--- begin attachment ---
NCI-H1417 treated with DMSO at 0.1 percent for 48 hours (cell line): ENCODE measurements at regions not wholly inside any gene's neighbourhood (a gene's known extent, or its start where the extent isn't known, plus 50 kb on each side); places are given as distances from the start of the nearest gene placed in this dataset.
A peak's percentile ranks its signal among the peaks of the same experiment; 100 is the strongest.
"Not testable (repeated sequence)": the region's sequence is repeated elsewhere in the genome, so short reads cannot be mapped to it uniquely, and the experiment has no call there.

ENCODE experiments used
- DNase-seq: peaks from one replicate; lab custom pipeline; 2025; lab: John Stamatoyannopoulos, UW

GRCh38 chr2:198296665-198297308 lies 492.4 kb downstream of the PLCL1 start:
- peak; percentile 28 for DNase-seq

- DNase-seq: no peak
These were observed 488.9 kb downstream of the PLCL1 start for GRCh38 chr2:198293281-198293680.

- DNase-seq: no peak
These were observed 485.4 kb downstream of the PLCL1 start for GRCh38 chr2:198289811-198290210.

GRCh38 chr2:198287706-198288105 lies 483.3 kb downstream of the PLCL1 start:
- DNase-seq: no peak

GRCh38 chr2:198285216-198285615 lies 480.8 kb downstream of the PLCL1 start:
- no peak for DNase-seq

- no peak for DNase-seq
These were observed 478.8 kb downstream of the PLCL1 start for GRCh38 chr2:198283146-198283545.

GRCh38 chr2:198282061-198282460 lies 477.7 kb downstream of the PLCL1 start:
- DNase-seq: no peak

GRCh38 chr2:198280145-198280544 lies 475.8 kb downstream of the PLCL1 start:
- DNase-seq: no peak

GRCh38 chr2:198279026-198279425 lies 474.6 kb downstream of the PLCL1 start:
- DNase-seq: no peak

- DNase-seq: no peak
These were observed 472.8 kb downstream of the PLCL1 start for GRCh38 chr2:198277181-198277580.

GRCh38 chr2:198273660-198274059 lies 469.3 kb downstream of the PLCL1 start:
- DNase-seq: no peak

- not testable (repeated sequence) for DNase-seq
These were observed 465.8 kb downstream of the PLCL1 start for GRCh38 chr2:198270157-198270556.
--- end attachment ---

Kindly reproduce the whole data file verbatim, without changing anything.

NCI-H1417 treated with DMSO at 0.1 percent for 48 hours (cell line): ENCODE measurements at regions not wholly inside any gene's neighbourhood (a gene's known extent, or its start where the extent isn't known, plus 50 kb on each side); places are given as distances from the start of the nearest gene placed in this dataset.
A peak's percentile ranks its signal among the peaks of the same experiment; 100 is the strongest.
"Not testable (repeated sequence)": the region's sequence is repeated elsewhere in the genome, so short reads cannot be mapped to it uniquely, and the experiment has no call there.

ENCODE experiments used
- DNase-seq: peaks from one replicate; lab custom pipeline; 2025; lab: John Stamatoyannopoulos, UW

GRCh38 chr2:198296665-198297308 lies 492.4 kb downstream of the PLCL1 start:
- peak; percentile 28 for DNase-seq

- DNase-seq: no peak
These were observed 488.9 kb downstream of the PLCL1 start for GRCh38 chr2:198293281-198293680.

- DNase-seq: no peak
These were observed 485.4 kb downstream of the PLCL1 start for GRCh38 chr2:198289811-198290210.

GRCh38 chr2:198287706-198288105 lies 483.3 kb downstream of the PLCL1 start:
- DNase-seq: no peak

GRCh38 chr2:198285216-198285615 lies 480.8 kb downstream of the PLCL1 start:
- no peak for DNase-seq

- no peak for DNase-seq
These were observed 478.8 kb downstream of the PLCL1 start for GRCh38 chr2:198283146-198283545.

GRCh38 chr2:198282061-198282460 lies 477.7 kb downstream of the PLCL1 start:
- DNase-seq: no peak

GRCh38 chr2:198280145-198280544 lies 475.8 kb downstream of the PLCL1 start:
- DNase-seq: no peak

GRCh38 chr2:198279026-198279425 lies 474.6 kb downstream of the PLCL1 start:
- DNase-seq: no peak

- DNase-seq: no peak
These were observed 472.8 kb downstream of the PLCL1 start for GRCh38 chr2:198277181-198277580.

GRCh38 chr2:198273660-198274059 lies 469.3 kb downstream of the PLCL1 start:
- DNase-seq: no peak

- not testable (repeated sequence) for DNase-seq
These were observed 465.8 kb downstream of the PLCL1 start for GRCh38 chr2:198270157-198270556.